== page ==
I’m always pleased to welcome the marvelous Marian Beaman on the blog. She’s here to talk about her latest memoir, My Checkered Life: A Marriage Memoir, which released on April 5.
Note from Marian about the cover: The cupid on the cover is a cutout from an actual Valentine card Cliff sent me long ago. The quilt border is an image from an actual quilt I still have on a closet shelf. I’m not sure whether it came from my mother’s or my father’s side of the family. My best guess is that it’s made by Grandma Fannie Longenecker.
El Space: Why a marriage memoir as a follow-up to your first book?
Marian: I never intended to write a marriage memoir. Who in their right mind would do that—revealing our secrets, admitting struggles?
Writing this memoir has been a process which began more than a year ago and has evolved in three stages. In January 2022, I remembered that I had five of my Aunt Ruthie’s diaries, which I found in a painted chest when we cleared out her house before she died in 2017. Why not find out what she was thinking as a teenager and then as a young teacher? However, I discovered that the diaries, written in pencil, were hard to read. Deciphering the lines required me to make a transcription line by line, a tedious process. I spent three months in early 2022 with this project. Then I lost interest.
Next, I thought that it would be a good idea to explore stories in my ten years of blog posting. What if the pixels on WordPress disintegrate, and I lose all of my carefully wrought stories? I began blogging ten years ago and reasoned that I could organize many of the posts by themes—maybe collect pieces about my early life as a Mennonite girl in Pennsylvania, or posts that relate to our travels, or ones about the writing process. My faithful blog followers totally nixed the idea.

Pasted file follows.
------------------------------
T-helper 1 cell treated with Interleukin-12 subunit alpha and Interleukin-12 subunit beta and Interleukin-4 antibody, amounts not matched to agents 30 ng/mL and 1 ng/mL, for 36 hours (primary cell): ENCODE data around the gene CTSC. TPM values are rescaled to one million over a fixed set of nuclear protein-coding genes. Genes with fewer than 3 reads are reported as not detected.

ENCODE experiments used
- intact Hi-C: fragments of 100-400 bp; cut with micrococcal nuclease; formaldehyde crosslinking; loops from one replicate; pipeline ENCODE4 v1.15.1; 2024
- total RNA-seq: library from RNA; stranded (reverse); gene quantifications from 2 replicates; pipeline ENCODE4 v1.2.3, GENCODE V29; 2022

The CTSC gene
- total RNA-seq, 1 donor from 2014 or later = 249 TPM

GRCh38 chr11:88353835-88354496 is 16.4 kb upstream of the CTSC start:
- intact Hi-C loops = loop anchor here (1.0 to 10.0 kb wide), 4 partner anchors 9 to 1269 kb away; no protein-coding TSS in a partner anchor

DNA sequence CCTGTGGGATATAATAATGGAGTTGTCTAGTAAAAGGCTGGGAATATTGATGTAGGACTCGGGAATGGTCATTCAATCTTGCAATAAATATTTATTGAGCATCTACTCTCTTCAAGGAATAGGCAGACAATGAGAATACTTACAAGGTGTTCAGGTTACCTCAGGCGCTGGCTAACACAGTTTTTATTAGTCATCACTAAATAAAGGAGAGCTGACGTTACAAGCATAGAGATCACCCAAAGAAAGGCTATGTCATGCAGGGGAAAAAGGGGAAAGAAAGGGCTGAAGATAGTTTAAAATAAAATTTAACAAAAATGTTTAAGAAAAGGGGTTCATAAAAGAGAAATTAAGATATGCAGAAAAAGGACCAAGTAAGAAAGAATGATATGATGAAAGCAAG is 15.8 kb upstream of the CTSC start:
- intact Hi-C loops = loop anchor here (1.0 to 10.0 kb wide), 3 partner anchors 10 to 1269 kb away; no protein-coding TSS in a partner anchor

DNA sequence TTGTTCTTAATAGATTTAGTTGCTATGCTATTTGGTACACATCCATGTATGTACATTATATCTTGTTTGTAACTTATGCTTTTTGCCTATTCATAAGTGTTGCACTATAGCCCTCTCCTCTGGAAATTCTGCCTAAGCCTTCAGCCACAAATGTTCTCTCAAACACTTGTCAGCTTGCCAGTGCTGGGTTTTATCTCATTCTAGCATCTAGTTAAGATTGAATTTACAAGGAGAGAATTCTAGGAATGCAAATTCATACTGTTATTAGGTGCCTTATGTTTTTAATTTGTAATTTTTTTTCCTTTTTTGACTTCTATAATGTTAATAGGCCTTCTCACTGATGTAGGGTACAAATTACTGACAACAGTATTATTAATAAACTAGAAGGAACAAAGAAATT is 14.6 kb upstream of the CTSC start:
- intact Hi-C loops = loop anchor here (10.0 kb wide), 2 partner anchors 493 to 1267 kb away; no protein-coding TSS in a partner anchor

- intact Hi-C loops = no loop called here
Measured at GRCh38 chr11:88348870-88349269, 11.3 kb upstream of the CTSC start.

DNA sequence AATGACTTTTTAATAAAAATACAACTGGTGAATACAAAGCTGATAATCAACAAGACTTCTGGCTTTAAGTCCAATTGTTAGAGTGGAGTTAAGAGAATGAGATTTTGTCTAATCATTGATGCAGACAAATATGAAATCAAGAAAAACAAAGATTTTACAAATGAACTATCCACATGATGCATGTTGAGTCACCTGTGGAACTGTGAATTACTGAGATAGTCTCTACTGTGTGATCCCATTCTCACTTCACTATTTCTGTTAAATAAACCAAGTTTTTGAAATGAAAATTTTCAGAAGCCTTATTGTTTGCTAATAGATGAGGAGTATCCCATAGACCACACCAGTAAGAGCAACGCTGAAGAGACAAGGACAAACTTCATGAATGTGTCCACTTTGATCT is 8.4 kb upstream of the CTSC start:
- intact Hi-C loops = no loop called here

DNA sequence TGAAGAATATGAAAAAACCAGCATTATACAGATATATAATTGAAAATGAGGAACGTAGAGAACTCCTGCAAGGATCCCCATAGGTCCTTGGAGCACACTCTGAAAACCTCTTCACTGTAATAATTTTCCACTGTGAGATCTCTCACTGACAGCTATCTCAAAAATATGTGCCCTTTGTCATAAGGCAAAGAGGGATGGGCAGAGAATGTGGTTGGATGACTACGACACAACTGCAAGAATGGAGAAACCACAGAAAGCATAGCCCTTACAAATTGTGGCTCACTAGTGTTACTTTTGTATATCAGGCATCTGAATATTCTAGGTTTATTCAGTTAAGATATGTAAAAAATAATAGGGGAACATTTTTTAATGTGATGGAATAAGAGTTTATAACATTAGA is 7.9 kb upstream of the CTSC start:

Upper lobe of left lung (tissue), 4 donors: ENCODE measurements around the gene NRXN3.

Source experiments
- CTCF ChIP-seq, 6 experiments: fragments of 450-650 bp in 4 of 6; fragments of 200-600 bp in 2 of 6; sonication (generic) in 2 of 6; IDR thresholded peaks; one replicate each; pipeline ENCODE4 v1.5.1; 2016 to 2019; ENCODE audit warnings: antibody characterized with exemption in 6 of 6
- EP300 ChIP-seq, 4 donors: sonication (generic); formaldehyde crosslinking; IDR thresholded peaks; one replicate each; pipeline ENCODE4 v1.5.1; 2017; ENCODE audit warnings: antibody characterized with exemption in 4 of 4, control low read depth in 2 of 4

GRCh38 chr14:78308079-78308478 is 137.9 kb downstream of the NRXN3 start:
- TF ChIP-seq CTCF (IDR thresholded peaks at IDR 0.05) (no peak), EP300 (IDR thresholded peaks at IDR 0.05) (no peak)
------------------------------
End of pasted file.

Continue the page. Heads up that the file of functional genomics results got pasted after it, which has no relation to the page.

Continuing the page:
“That would be boring,” they said.
“I wouldn’t want to read stuff I’ve read before.”
“Why not write about your marriage? I’d read a book about your husband Cliff and you.”
Finally, I was convinced to go with the marriage memoir concept because of blog friends’ enthusiasm. What author doesn’t want a book that will sell?
El Space: What was the most challenging aspect of writing a marriage memoir? How did Cliff react when you told him you were writing it?
Marian: Readers will soon find that Cliff, as an artist and storyteller himself, doesn’t mind revealing the truth about our lives together, even if it results in showing vulnerability. Early on, though, he was worried that I wouldn’t include enough about his life before we met. Even though he knew his art work would figure large in the content, he wasn’t sure that he would be equally represented in the book.
As it turned out, he wrote a few pieces for the “Heritage” section in the book and added detail to other chapters, sometimes with his own journal entries. He also volunteered to take on the arduous task of organizing text, photos, and artwork with InDesign, a highly sophisticated software program.
Thus, from October 2022 through March 2023, we worked toward the common goal of birthing our book baby, My Checkered Life: A Marriage Memoir, a sequel to my first book. This mission has obviously been accomplished but not without some meltdowns and marital spats over creative differences. In fact, while writing the book, we seemed to re-enact some of the clashes we survived early in our marriage: provincial Mennonite girl from the East clashing with risk-taking pioneer-type from the West coast.